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How to Get a Business Loan with Bad Credit

Just as the sub-prime mortgage collapse triggered the global financial crisis of 2008, corporate borrowing is thought to pose the next big threat to established economies such as the UK and the U.S.


Heavy borrowing is also impacting on small and medium-sized businesses, who are looking to take debt as a way of growing their ventures in a strained economic climate.


This is easier said than done for companies with a poor credit history, however, who can often struggle to source funding in this instance. With this in mind, here are some borrowing options that may help you to achieve your objectives:


  1. Seek Out a Bad Credit Loan


Whilst conventional lenders may be loath to help you out in instances where you have a poor or inadequate credit history, there are specialist service providers that tailor their products specifically for such firms.


Take Liberis, for example, which have created a number of funding options for applicants regardless of their credit history.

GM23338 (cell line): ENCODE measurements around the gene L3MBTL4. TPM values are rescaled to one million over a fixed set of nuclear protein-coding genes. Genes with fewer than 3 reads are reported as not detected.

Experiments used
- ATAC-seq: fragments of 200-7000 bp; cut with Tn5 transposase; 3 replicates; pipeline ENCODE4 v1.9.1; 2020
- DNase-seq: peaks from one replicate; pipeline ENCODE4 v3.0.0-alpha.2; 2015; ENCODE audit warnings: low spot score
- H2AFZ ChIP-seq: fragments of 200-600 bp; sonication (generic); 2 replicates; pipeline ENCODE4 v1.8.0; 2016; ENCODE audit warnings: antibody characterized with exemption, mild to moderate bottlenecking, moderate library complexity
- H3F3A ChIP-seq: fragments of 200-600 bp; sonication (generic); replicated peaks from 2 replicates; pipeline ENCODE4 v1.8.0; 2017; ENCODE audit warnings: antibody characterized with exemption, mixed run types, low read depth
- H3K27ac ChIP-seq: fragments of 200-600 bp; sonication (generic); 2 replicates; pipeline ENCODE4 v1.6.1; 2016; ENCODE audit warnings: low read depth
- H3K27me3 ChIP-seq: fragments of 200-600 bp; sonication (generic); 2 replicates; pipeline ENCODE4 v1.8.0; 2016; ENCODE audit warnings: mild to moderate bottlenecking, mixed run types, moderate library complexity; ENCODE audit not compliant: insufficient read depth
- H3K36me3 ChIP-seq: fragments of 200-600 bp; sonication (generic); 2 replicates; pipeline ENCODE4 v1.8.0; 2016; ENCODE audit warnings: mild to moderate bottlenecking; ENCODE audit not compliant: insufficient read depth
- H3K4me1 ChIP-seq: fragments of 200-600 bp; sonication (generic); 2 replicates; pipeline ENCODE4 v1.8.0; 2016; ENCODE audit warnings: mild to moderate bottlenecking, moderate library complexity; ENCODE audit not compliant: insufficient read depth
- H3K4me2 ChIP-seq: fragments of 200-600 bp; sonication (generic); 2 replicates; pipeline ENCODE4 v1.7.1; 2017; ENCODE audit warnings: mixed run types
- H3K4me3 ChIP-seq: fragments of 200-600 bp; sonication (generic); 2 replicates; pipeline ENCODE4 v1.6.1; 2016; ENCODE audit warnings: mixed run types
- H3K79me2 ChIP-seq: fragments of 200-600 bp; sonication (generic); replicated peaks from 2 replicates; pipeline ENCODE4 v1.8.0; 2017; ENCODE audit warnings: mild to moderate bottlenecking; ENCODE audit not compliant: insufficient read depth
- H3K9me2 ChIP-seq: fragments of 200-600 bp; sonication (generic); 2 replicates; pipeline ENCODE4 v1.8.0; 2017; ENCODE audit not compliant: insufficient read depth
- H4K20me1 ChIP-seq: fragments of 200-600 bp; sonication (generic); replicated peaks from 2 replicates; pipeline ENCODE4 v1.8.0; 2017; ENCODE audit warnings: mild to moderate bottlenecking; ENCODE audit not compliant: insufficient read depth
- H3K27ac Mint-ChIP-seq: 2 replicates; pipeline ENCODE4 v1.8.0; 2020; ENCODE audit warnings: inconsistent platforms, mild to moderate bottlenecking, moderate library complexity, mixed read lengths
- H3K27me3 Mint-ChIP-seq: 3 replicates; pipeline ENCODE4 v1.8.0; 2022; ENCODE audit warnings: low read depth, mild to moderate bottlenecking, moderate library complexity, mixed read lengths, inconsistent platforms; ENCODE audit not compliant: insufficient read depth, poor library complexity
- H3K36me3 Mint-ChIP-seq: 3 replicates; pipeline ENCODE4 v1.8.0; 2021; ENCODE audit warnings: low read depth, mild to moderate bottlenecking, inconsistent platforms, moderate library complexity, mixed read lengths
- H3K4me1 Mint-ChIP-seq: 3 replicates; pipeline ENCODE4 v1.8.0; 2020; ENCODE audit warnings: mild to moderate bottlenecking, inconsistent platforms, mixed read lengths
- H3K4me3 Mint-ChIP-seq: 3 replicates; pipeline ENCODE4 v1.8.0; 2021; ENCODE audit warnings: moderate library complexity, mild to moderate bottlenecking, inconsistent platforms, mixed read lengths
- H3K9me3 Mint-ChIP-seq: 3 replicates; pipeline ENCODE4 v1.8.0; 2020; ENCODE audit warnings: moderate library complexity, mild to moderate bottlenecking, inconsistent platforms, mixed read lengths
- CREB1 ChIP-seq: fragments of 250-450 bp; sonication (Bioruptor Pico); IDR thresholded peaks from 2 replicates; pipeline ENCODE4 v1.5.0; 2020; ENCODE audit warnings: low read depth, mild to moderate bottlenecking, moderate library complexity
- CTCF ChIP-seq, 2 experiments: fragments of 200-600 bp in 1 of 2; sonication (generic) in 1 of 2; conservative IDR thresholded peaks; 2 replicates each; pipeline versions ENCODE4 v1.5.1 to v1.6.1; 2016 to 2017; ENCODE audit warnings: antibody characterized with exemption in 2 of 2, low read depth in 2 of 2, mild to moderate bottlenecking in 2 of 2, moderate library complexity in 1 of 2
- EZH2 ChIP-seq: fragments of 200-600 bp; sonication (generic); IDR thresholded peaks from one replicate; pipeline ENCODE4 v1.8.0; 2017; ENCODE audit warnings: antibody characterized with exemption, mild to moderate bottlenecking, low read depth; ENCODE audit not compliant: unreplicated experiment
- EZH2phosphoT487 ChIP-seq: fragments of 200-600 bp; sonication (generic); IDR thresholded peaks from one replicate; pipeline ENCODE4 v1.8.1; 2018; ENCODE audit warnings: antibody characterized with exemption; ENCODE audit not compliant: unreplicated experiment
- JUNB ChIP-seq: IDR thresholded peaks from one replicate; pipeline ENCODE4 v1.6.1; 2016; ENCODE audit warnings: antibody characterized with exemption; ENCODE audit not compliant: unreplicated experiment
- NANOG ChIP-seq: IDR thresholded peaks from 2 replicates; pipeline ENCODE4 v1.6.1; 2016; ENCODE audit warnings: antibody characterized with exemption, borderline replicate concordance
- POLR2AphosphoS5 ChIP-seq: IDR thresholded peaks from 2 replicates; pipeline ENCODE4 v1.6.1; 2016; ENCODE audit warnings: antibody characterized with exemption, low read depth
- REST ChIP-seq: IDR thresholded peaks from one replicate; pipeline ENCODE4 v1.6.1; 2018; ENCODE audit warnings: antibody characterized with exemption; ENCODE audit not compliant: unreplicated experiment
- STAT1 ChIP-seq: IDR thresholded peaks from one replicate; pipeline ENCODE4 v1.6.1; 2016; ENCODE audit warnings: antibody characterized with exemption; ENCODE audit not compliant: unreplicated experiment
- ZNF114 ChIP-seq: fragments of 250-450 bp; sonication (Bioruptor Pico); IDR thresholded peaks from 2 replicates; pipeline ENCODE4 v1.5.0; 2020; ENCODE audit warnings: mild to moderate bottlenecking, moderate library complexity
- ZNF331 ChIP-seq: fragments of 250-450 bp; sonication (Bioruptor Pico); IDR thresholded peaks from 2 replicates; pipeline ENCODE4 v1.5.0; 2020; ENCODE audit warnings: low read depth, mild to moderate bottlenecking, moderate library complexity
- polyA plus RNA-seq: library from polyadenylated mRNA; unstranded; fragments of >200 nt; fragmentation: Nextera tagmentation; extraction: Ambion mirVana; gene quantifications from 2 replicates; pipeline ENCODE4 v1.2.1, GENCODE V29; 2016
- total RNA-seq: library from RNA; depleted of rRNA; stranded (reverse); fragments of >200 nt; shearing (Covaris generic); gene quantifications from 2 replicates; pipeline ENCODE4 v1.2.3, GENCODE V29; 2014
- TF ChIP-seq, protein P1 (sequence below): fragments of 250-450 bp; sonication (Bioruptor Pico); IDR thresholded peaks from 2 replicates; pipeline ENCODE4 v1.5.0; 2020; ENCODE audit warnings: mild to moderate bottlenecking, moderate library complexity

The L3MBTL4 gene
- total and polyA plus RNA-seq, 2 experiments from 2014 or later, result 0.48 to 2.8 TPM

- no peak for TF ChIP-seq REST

This range includes credit cards and loans, so businesses can seek out viable products that suit their circumstances whilst providing them with a sustainable source of credit.


  1. Equity Crowdfunding


Equity crowdfunding is another viable option for businesses with a bad credit history, as this enables firms to source investment by offering a share in their venture in exchange.


This partially negates any potential credit issues, as investors can secure physical equity in your business at a predetermined value. This is essentially a form of collateral, and one that enables investors to secure a viable return in the future.


Of course, to secure investment you’ll need to boast a profitable business model and one that’s scalable over time. Having a clearly defined business plan also helps, as this allows individuals to make a more informed decision on the longevity of your venture.


  1. Invoice Financing


We close with invoice financing, which is one of the most accessible and seamless ways through which businesses can secure investment.


In simple terms, this enables companies to sell their accounts receivable to third-party investors, in order to secure instant cash injections against 30, 60 and 90-day invoices. This helps to maintain the ideal level of cash flow that small businesses crave, and it can often make the difference between successful and failed startups.


This also creates a short-term debt cycle, and one that can be settled when your customer settles their original invoice.